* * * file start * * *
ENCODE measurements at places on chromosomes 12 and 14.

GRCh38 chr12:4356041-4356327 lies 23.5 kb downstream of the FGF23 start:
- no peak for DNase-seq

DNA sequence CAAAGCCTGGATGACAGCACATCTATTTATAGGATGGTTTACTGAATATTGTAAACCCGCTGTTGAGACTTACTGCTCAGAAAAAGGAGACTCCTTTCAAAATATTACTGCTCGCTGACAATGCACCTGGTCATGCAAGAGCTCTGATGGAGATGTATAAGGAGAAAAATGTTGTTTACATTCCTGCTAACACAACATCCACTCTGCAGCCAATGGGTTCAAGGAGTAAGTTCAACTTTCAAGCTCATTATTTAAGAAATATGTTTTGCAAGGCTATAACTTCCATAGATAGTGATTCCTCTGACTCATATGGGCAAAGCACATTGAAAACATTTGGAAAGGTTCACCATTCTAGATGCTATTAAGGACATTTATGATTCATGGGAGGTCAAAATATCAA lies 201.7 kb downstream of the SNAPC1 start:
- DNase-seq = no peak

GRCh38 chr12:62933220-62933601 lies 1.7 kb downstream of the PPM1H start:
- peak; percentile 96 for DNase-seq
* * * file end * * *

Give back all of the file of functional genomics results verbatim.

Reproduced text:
ENCODE measurements at places on chromosomes 12 and 14.

GRCh38 chr12:4356041-4356327 lies 23.5 kb downstream of the FGF23 start:
- no peak for DNase-seq

DNA sequence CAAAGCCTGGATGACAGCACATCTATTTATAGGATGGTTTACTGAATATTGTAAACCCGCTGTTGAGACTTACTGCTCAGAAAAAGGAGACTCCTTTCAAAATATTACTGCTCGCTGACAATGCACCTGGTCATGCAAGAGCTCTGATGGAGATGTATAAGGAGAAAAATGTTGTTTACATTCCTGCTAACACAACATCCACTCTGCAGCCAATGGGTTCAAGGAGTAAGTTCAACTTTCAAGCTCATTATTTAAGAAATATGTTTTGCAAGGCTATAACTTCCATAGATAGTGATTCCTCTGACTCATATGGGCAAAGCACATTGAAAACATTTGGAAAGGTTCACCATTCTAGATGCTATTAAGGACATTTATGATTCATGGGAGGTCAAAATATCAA lies 201.7 kb downstream of the SNAPC1 start:
- DNase-seq = no peak

GRCh38 chr12:62933220-62933601 lies 1.7 kb downstream of the PPM1H start:
- peak; percentile 96 for DNase-seq